Wednesday, February 27, 2008

Keeper of the food

Photo curtesy of cygnoir from flickr Creative Commons

On day 3 of service at RestoX, Adam asked me to work with Chiquito, the garde manger. Garde manger means "keeping to eat" (which makes no sense), or "keeper of the food" in French. Also known as "pantry chefs," they're responsible for mostly cold foods such as salads and desserts, and simple hot dishes such as soups and appetizers. In French restaurants, they also work with patés and terrines, and make those lovely sculptured garnishes that make me feel ill. This is the first real paying job on the cooking line, and is probably the position I'll move up to if I ever graduate from "kitchen slave."

Chiquito's real name is Santiago, but everyone calls him Chiquito because he's shorter even than me, a 5' 1'-er. Like everyone else at RestoX, Chiquito is a quiet hard-worker of good character. After I found out his real name, I tried asking him in Spanish, "puedo te llamo Santiago?" and got howls of laughter from the dishwasher because it sounded like I was asking if I may love Santiago. What I really meant to say was, "puedo llamarte Santiago?" A pathetic effort after having studied the language all through Jr. High and High School.

Anyways, working the line requires a good memory, an ability to multi-task like never before, and of course, practice. It also helps to be alert, and to be a good listener in case orders come in with customized dishes. By the way, when you eat out, please try not to get all when-Harry-met-Sally on the menu and enjoy the dishes as they're written. It's mighty confusing to keep track of in a busy kitchen, and can be slightly-to-extremely annoying depending on the change. If you do decide to change it up a bit, just know that you won't be getting 100% love with your order.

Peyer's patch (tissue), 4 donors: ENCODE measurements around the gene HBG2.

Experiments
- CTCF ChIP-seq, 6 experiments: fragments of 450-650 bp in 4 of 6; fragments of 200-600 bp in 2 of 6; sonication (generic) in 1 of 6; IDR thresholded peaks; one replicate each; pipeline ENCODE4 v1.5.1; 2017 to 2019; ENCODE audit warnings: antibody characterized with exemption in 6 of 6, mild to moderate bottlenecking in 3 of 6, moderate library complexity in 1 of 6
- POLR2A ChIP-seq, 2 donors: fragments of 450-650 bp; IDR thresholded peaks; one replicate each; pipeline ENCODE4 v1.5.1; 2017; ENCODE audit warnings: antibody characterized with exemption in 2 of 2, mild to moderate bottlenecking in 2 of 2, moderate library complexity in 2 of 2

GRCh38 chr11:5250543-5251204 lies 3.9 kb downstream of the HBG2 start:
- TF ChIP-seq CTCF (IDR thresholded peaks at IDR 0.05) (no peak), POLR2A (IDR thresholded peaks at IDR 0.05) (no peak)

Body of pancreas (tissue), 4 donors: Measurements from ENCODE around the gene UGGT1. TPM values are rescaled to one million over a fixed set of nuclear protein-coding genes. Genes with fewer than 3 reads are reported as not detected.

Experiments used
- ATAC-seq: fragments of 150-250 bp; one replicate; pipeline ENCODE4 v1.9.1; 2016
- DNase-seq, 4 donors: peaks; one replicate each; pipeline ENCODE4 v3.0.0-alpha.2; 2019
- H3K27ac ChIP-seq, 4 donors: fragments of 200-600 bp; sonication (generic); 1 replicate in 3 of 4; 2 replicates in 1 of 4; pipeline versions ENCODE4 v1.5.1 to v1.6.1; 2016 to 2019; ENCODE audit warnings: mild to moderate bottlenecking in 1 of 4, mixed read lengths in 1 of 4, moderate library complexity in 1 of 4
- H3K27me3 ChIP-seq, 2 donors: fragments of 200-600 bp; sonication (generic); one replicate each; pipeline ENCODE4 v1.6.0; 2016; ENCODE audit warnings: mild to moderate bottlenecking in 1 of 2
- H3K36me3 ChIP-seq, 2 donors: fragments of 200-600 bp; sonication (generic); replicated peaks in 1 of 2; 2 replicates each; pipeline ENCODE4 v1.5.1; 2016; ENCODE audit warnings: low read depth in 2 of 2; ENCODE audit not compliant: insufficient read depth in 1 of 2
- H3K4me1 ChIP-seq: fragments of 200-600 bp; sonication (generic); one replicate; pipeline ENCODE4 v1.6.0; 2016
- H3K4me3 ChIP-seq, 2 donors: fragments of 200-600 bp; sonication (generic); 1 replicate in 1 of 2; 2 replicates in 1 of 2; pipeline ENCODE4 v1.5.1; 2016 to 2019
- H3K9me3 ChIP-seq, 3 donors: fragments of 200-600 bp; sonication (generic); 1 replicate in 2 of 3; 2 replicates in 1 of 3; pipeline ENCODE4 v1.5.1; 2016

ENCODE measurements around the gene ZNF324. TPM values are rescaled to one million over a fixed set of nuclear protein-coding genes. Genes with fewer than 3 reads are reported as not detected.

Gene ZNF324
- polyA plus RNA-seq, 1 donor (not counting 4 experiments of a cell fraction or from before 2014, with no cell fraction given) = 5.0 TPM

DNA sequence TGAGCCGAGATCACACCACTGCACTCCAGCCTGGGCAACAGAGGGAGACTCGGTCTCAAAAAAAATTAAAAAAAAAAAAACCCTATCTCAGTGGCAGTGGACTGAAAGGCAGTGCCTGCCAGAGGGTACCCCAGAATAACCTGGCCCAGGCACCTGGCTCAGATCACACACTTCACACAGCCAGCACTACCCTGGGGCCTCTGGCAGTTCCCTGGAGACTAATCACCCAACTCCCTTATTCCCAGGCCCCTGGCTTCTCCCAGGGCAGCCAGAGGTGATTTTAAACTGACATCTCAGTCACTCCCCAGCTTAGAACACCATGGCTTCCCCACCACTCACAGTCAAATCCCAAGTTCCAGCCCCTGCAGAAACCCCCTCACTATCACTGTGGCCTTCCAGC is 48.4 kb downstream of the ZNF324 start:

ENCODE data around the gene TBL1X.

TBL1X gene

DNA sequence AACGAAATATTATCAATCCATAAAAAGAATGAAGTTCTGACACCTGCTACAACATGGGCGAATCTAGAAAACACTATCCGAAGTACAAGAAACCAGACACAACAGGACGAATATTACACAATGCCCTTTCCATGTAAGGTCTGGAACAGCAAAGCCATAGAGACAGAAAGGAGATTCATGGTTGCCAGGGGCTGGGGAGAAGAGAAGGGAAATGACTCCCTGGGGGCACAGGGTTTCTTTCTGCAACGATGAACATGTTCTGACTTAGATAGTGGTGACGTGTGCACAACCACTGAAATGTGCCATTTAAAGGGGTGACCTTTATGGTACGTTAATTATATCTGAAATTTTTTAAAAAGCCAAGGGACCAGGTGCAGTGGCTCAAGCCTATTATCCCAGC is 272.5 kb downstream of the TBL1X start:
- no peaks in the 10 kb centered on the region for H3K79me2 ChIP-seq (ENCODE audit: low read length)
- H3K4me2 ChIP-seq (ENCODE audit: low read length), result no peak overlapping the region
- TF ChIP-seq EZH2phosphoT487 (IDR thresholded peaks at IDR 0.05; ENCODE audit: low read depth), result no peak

As I mentioned in my last post about service, the most challenging aspect of working the line is figuring out timing. When you multiply the number of tables by the number of dishes by the number of components that go into each dish, it requires a lot of coordination and short-term planning. Aside from this timing factor, I dare say garde manger work is relatively easy.

Here's a sampling of some dishes I helped compose:
Winter salad:
Warm farro with butter and shallots and cool to room temperature. Drop pre-poached egg in simmering water to warm. Combine red endives and frisée with vinaigrette, salt and pepper. Mix only lightly and set aside. Lay a scant layer of itty bitty, cubed, roasted vegetables with cranberries on the bottom of a large bowl. Top with endive mix. Spoon farrow over greens. Create a small well in the center and carefully crack open poached egg into it (this was challenging but fun). Sprinkle with grated white cheese (I think a hard goat).

Duck confit:
Drop duck leg with skin side down into a pan with a good dose of olive oil. Pop into oven and let sit for 5-7 minutes. Meanwhile, heat grits in a pan and spoon a circle of it onto plate. Lay duck leg on top, spoon some of that magic brown sauce over it, and a touch of gooey okra.